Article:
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- Rising interest rates weigh on industrial metals
- Move in US Dollar Index bearish
- Lockdowns in China not helping
- Addressing climate change requires metals
- Leading mining company shares have corrected: Buying dips could be optimal approach
In 2021, Goldman Sachs’ commodity analysts declared copper is the new crude oil, and the price would move toward the $15,000-per-ton level by 2025. If copper on the London Metals Exchange reaches that level, it will put COMEX at over $6.80 per pound. In May 2021, copper rallied to a record high at just under the $4.90 level. In March 2022, the price probed above $5 for the first time.
Copper is not the only nonferrous metal that moved to record highs in 2021 and 2022. Aluminum, , lead, and all moved to record or multi-year highs.
Companies that extract the ores from the Earth’s crust have experienced a profit bonanza over the past year. As prices rise, the more attractive low-grade ores with higher production costs become. Meanwhile, the prospects for the demand side of the fundamental equations for the base metals remain bullish for prices.
Over the past weeks, prices have corrected, and mining shares moved lower. The iShares MSCI Global Metals & Mining Producers ETF (NYSE:) holds shares in the leading mining companies and provides a diversified investment approach.
Rising Interest Rates Weigh On Industrial Metals
The prospect of rising US interest rates has weighed on copper and other industrial metal and mineral prices as higher rates increase the cost of carrying inventories.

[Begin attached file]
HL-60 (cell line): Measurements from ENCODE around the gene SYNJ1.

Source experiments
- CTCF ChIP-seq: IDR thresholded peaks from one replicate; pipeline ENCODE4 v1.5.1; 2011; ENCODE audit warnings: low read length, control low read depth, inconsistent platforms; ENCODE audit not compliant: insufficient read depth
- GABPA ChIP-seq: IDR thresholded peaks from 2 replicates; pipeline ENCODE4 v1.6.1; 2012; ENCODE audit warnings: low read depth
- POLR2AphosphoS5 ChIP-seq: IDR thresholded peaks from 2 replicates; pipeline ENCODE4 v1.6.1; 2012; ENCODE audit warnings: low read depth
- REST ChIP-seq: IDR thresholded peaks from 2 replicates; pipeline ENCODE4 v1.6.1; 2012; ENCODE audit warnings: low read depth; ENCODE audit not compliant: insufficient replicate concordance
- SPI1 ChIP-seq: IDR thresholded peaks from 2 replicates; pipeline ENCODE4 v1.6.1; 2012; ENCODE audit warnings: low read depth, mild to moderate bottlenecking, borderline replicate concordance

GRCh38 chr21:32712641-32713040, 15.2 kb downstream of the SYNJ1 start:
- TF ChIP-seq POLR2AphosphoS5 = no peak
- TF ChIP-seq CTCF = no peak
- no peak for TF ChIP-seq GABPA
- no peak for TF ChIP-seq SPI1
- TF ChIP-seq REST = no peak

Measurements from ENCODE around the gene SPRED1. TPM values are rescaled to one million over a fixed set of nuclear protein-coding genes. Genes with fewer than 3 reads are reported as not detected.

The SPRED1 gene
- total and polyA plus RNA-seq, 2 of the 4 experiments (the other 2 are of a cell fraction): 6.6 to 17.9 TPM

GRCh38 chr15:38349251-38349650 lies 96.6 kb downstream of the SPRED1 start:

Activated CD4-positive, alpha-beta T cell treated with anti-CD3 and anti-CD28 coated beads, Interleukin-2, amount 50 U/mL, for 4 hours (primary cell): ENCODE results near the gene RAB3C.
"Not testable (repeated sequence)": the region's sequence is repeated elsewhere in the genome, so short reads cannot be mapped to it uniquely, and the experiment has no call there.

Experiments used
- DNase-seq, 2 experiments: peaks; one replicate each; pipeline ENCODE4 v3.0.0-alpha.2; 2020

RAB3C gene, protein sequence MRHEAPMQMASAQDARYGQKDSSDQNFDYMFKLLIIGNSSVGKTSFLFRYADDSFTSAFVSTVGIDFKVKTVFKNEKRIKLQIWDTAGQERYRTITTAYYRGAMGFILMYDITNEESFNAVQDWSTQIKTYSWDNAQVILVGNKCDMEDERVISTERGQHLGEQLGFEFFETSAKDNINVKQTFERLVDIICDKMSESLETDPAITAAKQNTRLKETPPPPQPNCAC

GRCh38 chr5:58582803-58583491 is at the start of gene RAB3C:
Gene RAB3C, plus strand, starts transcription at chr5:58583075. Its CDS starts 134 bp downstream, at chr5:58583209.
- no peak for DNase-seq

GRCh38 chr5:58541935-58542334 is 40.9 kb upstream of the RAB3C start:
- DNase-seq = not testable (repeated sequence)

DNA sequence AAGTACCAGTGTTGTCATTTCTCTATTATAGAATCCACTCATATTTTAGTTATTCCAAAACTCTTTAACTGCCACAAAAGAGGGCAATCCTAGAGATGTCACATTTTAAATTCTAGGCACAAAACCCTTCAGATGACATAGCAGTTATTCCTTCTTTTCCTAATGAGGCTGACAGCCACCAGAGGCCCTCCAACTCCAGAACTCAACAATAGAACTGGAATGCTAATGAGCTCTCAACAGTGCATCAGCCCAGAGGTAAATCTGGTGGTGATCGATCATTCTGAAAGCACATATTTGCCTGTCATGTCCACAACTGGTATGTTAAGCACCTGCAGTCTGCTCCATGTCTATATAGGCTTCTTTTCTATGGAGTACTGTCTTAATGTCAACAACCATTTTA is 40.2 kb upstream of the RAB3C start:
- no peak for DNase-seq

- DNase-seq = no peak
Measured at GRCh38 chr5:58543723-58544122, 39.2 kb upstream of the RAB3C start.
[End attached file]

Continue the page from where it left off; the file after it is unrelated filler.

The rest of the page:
30-Year Treasury Monthly Chart.
As the chart highlights, the nearby have been falling like a stone in 2022, a move that began in July 2021. On May 5, the bonds reached the most recent low of 136.27, not far above the critical technical support level at the low of 136.16 registered in October 2018.
On May 4, the Federal Reserve increased the short-term by 50 basis points. The Fed will start reducing its swollen balance sheet, pushing rates higher further out along the yield curve. While remains at the highest level in more than four decades, higher rates have caused a correction in copper and other metals markets.
Move In US Dollar Index Bearish
The is the world’s reserve currency and the pricing benchmark for most raw materials. Rising interest rates have pushed the dollar higher over the past months, another bearish factor for industrial commodity prices.
U.S. Dollar Monthly Chart.
Last week, the dollar index, which measures the US currency against other world foreign exchange instruments, marginally eclipsed the March 2020 high of 103.97. The higher dollar pushed commodity prices upward in other currency terms, stifling the demand as high prices cause consumers to cut back on purchases. Moreover, higher rates and a rising US dollar cause international wholesale consumers to reduce inventories and buy on a hand-to-mouth basis.
Lockdowns In China Not Helping
China is the world’s most populous country, with the second leading economy. China’s size and economic growth make the Asian nation the world’s top commodity consumer.